following criteria were used to
identify targets for siRNAs from
the AQP3 cDNA coding sequence:
(a) start with an AA
dinucleotide; (b) 21 nucleotides
in length; (c) G/C content of <
50% and (d) no sequence homology
to other coding sequences on
BLAST search. Using these
criteria, two siRNA sequences
from human AQP3 were chosen as
5′- GAGAAUGUGAAGCUGGCCC-3′ (A2).
One negative control siRNA
containing a scrambled sequence
with the same nucleotide
composition was also selected.
Sense and antisense primers
containing the sense siRNA
sequence, 9 bp loop sequence,
antisense siRNA sequence, and
RNA polymerase III terminator
sequence were created at BamH
I and Hind III
restriction sites on the 5′ and
3′ ends, respectively. These
primers were annealed and
inserted into pSilencer 4.1-CMV
neo (Ambion, Inc., Austin, TX)
downstream of the H1RNA
polymerase III promoter
following the manufacturer’s
instructions. The resulted
plasmids containing siRNA
sequences A1, A2 and negative
control sequence NC were named
pAQP3-siRNA1, pAQP3-siRNA2 and
Cells were cultured in the RPMI
1640 medium, seeded at 1×106
/well in 6 well plates.
When the cells reached 80 to 90%
confluence, transfection of
dsRNA was performed with
Lipofectamine 2000 (Invitrogen,
USA) according to the
Briefly, one day before
transfection, the attached cells
in logarithmic growth phase were
respectively implated into
12-well plates at density of
Transfection mixes containing
Solution A (5
plasmid + 100 μl OptiMEM medium)
and Solution B (10 µl
+ 100 μl OptiMEM medium) were
prepared in 96-well plates. When
cells reached 70% confluence,
the plasmid DNA was transfected
into the cells. The transfection
efficiency was observed by
fluorescence microscopy after 24
h. Cells were transfected for 6
h per day, lasted for 3 days and
were collected in the 4th day.
The transfection concentration
of the experimental group shRNA
was 1.0, 2.5 and 5.0 μg/L
RNA isolation and RT-PCR
Total RNA was extracted with
Trizol reagent according to the
protocol described by the
supplier (TakaRa, Dalian,
China). cDNA was obtained from
the total RNA by reverse
transcriptase polymerase chain
reaction (RT-PCR) according to
the standard protocols (Wang et
al., 2009). PCR primers were
designed as follows: (300bp)
Amplification reactions (25 μl)
contained 1μl (50 ng) of cDNA, 2
μl (10 μmol/L) of each primer,
0.5 μl (10 μmol/L) of probe,
12.5 μl of PCR mix and 7 μl of
deionized water. Mixed them
gently and amplified by real
time RT-PCR, cycling parameters
were 55°C for 2 min, then 35
cycles of 93°C for 10 min, 93°C
for 10 min and 60°C for 55 min.
β-actin was used as
control. The targeted DNA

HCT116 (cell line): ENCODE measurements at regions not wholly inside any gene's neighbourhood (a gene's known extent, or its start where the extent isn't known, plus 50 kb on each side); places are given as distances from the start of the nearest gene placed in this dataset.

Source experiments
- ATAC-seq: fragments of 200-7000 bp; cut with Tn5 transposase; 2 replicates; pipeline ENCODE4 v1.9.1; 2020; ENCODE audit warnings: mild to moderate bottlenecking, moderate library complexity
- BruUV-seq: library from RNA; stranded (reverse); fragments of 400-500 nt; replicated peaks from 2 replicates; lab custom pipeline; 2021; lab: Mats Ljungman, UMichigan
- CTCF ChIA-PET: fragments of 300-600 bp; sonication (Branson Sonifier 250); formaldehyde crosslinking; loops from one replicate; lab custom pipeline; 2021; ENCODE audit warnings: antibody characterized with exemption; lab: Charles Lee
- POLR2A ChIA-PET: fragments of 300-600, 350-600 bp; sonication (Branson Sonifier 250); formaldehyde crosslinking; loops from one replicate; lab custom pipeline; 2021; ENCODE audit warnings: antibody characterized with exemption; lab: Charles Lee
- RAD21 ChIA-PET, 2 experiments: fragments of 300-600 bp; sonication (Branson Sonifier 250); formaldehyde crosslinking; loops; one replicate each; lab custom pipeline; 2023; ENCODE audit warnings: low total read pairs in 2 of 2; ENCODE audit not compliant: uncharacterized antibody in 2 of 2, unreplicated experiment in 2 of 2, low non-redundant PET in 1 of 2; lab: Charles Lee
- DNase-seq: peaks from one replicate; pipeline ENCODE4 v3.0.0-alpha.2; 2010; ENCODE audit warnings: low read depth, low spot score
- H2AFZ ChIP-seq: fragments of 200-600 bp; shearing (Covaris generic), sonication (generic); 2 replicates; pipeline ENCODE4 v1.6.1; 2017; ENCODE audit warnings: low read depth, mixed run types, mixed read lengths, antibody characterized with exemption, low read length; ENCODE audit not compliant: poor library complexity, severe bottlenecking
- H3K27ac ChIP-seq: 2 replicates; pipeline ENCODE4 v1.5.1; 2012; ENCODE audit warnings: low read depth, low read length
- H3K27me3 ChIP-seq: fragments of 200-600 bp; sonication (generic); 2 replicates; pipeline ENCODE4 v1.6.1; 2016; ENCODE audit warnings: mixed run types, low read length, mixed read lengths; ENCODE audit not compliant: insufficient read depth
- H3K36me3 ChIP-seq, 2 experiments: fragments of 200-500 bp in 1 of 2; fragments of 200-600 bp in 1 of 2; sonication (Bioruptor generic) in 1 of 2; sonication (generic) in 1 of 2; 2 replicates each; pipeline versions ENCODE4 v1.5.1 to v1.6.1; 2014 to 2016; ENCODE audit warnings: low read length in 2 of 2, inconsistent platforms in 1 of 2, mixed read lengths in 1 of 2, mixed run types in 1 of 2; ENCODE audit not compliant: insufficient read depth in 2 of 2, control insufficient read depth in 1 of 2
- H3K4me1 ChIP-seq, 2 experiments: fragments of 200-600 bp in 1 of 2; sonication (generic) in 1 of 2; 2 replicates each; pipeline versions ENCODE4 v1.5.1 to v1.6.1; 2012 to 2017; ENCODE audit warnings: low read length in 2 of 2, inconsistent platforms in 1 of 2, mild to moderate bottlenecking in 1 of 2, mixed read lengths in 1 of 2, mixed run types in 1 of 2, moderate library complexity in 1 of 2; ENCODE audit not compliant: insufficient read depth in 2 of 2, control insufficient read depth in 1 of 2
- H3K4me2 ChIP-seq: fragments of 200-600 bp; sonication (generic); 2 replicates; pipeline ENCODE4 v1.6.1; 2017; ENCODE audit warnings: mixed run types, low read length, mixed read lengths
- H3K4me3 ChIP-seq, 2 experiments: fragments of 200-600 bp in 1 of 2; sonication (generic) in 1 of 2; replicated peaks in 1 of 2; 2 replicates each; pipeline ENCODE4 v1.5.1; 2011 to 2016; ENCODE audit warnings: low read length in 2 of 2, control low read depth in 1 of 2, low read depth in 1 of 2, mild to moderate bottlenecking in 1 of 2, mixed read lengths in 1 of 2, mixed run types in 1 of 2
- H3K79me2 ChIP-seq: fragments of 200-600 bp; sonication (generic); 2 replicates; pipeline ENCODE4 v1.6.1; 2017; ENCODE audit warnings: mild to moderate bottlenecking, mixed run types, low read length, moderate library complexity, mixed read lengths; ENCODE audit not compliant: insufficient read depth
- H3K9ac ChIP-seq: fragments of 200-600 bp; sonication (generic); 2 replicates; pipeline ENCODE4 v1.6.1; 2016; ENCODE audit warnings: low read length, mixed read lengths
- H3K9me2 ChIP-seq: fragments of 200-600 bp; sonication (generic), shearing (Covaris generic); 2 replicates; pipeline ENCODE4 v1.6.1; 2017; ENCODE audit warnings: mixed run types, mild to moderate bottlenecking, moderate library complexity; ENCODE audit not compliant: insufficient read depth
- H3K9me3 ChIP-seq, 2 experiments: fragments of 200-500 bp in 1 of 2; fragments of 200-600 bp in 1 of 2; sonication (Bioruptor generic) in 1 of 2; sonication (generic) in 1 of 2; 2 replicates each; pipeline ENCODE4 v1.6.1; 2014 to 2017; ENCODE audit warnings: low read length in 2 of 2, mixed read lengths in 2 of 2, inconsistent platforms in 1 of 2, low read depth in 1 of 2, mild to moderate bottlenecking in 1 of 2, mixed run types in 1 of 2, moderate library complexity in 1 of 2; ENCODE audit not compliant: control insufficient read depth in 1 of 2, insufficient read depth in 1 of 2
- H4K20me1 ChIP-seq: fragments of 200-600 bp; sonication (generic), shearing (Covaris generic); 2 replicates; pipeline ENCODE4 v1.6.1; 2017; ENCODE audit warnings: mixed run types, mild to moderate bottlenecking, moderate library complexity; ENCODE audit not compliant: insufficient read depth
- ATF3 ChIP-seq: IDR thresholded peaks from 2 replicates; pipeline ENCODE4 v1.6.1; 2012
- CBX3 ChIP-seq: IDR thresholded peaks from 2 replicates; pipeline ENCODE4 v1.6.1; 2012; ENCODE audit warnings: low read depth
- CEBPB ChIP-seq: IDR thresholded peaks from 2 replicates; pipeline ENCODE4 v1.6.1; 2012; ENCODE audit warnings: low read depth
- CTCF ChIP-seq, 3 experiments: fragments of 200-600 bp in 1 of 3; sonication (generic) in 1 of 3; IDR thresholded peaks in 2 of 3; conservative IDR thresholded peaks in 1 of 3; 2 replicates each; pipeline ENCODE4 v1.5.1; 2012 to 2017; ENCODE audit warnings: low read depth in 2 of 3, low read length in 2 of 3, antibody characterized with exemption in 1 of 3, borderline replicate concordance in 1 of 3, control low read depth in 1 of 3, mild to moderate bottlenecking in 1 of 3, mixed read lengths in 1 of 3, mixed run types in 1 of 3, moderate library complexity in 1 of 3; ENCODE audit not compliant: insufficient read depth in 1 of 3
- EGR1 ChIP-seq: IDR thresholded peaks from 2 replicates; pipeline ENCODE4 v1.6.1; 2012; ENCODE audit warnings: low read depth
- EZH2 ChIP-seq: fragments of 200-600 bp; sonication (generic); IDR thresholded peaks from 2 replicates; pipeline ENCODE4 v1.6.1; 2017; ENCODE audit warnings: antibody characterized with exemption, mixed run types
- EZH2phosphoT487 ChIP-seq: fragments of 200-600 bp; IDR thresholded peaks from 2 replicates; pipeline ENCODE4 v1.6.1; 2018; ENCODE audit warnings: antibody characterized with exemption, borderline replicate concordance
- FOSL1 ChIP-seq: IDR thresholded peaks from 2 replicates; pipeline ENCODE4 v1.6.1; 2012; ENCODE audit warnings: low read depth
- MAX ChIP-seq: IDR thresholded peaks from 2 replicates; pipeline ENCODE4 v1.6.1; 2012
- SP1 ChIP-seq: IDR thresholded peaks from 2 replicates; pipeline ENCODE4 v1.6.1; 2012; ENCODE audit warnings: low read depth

amplified specifically was
confirmed by electrophoresis and
sequencing. PCR products were
analyzed using GelWorks
software, after the ethidium
bromide-stained 1.5% agarose gel
Cells transfected with various
vectors were lysed in RIPA
buffer (1% NP-40, 50 mmol/L Tris,
150 mmol/L NaCl) 48 h after
transfection. Proteins in an
equal amount were separated by
gel electrophoresis and
a nitrocellulose membrane. The
membrane was blocked with 5%
nonfat milk and then incubated
with 1:1000 dilution of primary
antibody overnight at 4°C.
Subsequently, the membrane was
washed and incubated with a
antibody for 1 h after being
washed. Antibody binding was
detected by using an enhanced
system. Western immunoblotting
films were digitized, and band
intensities were quantified by a
Millipore Digital Bioimaging
System (Bedford, MA). β-actin
protein ratio was calculated for
Cell proliferation was assayed
by the CellTiter 96 AQ
proliferation assay (MTS) from
Promega (Madison, WI). After 24,
48 and 72 h, 20 μl of freshly
prepared MTS/PMS solution was
added to each well, and the
mixture was incubated for 2 h at
37°C. Optical density was read
directly at 490 nm using the
ELISA plate reader. All samples
were assayed at least in
quadruplicate with an
Matrigel invasion assay
Matrigel matrix (Becton
Dickinson Labware, Franklin
Lakes, NJ) was applied and
polymerized in 24-well 9-mm
inserts containing polyethylene
terephtphalate (PET) membranes
with 8-µm pores to create
invasion chambers as directed by
the supplier (Becton Dickinson).
Matrigel was thawed out at 4°C
overnight on ice. Pipettes,
plates and tips were chilled at
-20°C. Matrigel (5 mg/ml) in
serum-free cold DMEM was diluted
with pre-cooled pipettes. 100 μl
(h = 100 ul/200 mm 2 = 0.5 mm)
of the diluted matrigel per well
may be gently pipetted using a
pre-cooled pipette to ensure
homogeneity. The transwell was
incubated at 37°C for 30 min to
5 h for gelling.
Cells were harvested when they
grew to near confluence by
trypsinization, which was
inactivated with medium
containing bovine calf serum,
and cells were subsequently
washed twice in DMEM without
added serum or proteinase
inhibitor. 100 μl of the cell
suspension was put onto the
matrigel. Lower chamber of the
transwell was filled with 600 μl
(3 mm) of culture medium
containing 5 μg/ml fibronectin,
as an adhesive substrate.
Incubated at 37°C for 48 h, then